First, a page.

From the exterior, the chassis of the Strikefire II is made from a single piece of aluminum, resulting in a shock-proof housing. The outer layer of the chassis is then hard-coat anodized in a matte black to provide the shooter with a low-glare surface. Both lenses in the Strikefire II are sealed in multiple anti-reflective coatings that maximize clarity. Both fixed endcaps to the optic cannot be removed in lieu of other aftermarket designs. Finally, the internal space is purged with nitrogen gas to cut down fogging at all extreme temperatures.

The Strikefire II comes in two models (one Daytime Red Dot reticle and another in dual Red/Green) with each featuring a 4MOA dot (the only ones offered by Vortex at a 30mm lense diameter) that is ideal for reflex target acquisitions. The reticle has 10 intensity settings (with the lowest two compatible for night vision devices). Power life for a single CR2 battery in the Strikefire II is approximately 300 hours on the brightest setting, and 6,000 hours on the lowest. To give you an idea of some of the improvements to the Strikefire II’s design, the previous Strikefire model only had 100 hours of battery life on the brightest setting.

The picatinny rail mount for the Strikefire II is a lower 1/3 co-witness, cantilever-style.

STRIKEFIRE-RSpecifications for the Vortex Strikefire II include:

  • Magnification 1x
  • Objective Lens Diameter 30 mm
  • Eye Relief Unlimited
  • Adjustment Graduation 1/2 MOA
  • Travel Per Rotation 25 MOA
  • Max Elevation Adjustment 100 MOA
  • Max Windage Adjustment 100 MOA
  • Length 5.6 inches
  • Weight 7.2 oz

Product Evaluation Scores:

  • Cost – Good (4/5): At $239.99 the Strikefire II is of significant value for a mid-level, red dot optic with quality glass. Given the size, lenses, hard-coat anodization and other aspects of the optic (in comparison to the market of other similar optics), the price is affordable to most shooters looking to move from iron sights to red dot reflex sights.
  • Comfort – Average (3/5): With its 30mm objective lens, the Strikefire II gives a large amount of eye relief, and is comparable on an AR to an Aimpoint PRO in terms of field of view. Yet given the size of the optic and mount, the Strikefire II is best suited for a full-length rifle, and not an SBR or AR pistol because of rail space limitations when considering other accessories (such as a magnifier).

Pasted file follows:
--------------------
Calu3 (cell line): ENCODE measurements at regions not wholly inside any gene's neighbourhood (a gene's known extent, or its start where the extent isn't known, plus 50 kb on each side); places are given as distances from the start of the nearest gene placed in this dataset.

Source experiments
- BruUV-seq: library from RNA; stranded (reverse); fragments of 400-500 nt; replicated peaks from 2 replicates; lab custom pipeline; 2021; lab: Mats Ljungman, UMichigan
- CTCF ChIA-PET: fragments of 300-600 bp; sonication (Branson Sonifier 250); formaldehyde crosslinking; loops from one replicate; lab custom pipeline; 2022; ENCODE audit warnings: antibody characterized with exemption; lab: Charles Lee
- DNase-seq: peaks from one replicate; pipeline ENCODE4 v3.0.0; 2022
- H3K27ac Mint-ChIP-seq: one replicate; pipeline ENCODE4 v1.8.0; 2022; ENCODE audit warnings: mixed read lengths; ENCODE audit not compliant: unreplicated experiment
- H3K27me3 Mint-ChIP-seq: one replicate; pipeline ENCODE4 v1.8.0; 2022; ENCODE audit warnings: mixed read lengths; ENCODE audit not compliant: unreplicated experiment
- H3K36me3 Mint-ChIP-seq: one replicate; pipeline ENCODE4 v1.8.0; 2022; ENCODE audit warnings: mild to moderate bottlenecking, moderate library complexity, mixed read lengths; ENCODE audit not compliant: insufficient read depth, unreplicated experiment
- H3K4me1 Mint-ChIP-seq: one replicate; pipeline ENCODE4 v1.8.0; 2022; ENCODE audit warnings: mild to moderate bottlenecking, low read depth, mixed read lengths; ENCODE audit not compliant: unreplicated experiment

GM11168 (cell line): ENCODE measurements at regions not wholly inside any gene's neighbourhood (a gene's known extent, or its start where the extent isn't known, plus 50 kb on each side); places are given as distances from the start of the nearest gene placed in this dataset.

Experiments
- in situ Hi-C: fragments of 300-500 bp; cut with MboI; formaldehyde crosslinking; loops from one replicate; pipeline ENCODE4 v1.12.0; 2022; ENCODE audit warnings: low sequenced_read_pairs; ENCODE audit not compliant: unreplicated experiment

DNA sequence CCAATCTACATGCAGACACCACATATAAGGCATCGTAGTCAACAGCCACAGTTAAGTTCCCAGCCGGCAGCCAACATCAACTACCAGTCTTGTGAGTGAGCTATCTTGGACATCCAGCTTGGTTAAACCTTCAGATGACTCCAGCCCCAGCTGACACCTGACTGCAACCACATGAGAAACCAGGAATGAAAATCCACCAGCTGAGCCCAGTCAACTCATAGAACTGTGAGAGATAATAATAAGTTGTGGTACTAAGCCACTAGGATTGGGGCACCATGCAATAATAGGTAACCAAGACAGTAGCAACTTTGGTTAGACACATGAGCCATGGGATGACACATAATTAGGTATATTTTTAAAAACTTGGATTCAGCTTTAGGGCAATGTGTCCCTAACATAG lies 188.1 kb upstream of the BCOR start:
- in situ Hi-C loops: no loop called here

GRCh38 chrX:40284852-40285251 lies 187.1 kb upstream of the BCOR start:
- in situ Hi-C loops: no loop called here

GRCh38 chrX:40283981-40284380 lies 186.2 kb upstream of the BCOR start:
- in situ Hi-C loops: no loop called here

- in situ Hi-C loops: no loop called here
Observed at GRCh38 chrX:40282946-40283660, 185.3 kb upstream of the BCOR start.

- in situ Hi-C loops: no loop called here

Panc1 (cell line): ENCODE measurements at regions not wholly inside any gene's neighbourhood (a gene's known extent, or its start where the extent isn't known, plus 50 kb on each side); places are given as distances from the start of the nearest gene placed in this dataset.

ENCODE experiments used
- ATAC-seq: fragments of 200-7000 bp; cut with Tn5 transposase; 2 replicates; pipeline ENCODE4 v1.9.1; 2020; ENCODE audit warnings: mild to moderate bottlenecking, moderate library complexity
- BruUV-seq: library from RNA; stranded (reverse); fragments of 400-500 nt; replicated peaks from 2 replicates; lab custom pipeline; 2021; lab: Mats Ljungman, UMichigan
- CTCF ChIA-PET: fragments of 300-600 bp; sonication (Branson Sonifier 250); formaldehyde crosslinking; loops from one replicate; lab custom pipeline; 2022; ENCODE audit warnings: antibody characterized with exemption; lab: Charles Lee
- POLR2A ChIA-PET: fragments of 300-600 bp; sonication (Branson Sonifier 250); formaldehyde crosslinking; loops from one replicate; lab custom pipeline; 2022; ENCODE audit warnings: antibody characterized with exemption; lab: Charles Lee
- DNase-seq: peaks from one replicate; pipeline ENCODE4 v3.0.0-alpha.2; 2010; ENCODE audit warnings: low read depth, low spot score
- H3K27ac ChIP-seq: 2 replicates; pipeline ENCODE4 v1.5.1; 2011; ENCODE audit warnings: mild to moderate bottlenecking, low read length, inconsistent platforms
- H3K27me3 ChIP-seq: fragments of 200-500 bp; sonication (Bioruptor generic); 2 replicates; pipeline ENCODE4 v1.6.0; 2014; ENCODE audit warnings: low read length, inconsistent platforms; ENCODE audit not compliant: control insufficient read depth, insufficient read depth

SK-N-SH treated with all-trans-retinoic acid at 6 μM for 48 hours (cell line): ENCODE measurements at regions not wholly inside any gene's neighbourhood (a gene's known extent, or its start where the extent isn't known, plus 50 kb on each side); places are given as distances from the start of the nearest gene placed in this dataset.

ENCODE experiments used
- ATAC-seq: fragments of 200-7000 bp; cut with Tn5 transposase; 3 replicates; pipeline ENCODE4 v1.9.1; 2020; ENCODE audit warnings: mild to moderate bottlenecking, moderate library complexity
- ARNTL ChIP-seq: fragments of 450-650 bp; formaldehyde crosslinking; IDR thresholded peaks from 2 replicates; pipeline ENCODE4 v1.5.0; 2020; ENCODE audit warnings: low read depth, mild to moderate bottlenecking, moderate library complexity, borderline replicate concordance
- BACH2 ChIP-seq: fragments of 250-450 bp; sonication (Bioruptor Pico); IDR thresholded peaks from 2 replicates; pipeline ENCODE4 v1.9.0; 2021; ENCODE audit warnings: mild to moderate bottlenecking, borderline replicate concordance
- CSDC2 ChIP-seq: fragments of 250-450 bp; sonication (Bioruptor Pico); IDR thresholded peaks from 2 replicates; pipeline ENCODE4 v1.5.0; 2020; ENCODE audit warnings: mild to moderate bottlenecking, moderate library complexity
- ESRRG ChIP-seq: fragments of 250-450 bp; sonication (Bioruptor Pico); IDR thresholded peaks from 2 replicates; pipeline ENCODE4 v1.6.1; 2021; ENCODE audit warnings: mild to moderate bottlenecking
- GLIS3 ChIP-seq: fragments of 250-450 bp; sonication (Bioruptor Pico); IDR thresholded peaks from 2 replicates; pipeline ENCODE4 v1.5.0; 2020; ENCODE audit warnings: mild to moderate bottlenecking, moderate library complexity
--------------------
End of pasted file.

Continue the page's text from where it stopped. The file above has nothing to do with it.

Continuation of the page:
• Durability – Excellent (5/5): There is an excessive number of videos on the internet speaking to the durability of Vortex optics, and the Strikefire II is no exception. The single piece chassis, O-ring gasket seals, and anodizing ensure the optic will continue to function regardless of impact, temperature, or moisture. But one of the areas Vortex shines over its competitors is its no-questions-asked Vortex VIP Warrantee where if the optic becomes damaged accidentally at any time, they will replace it (although they will want to hear the story). The only note impacting the overall durability of the Strikefire II is its lack of an automatic shutoff feature (found in the original Strikefire version) to extend battery life. With only 400 hours of battery live at max brightness, the CR2s won’t last long.
  • Functionality – Good (4/5): In our “Daytime Red Dot” model tested in this review, functionality was easy and straightforward. Adjusting the brightness via the left-side button console was smooth and each button had a slight tactile feel to each click. Likewise, adjusting the optic to zero was easy with both windage and elevation dials having a clear audio and tangible 1.2 MOA click to them. Really the only negative factor to functionality is the limited 400 hours run-time to the CR2 battery, but considering the vintage of the optic and technology at the time, that is to be expected.
  • Weight – Average (3/5): At 7.2 ounces the Strikefire II is comparable to other 30mm lens optics in the current market, and indeed within Vortex’s own red dot line. Yet for its weight and size, the Strikefire II remains very well anchored on the cantilever mount and retains zero. You can’t test the stand-alone center of gravity on the optic due to the cantilever mount, but the user will find a comfortable spot for it on their rail.

Overall Rating – Above Average (19/25)

Product Link: https://vortexoptics.com/red-dots/vortex-strikefire-2-red-dot.html

IMG_2889I am reviewing this product as a courtesy to the manufacturer and via STL Shooting Enthusiasts, so that I can evaluate it and provide my honest feedback. I am not bound by any written, verbal, or implied contract to give positive reviews. All views are my own, and based off my personal experience with the product.

The views and opinions expressed on this website are solely those of the author. The views and opinions do not necessarily represent those of the administrative staff, and/or any/all contributors to this site.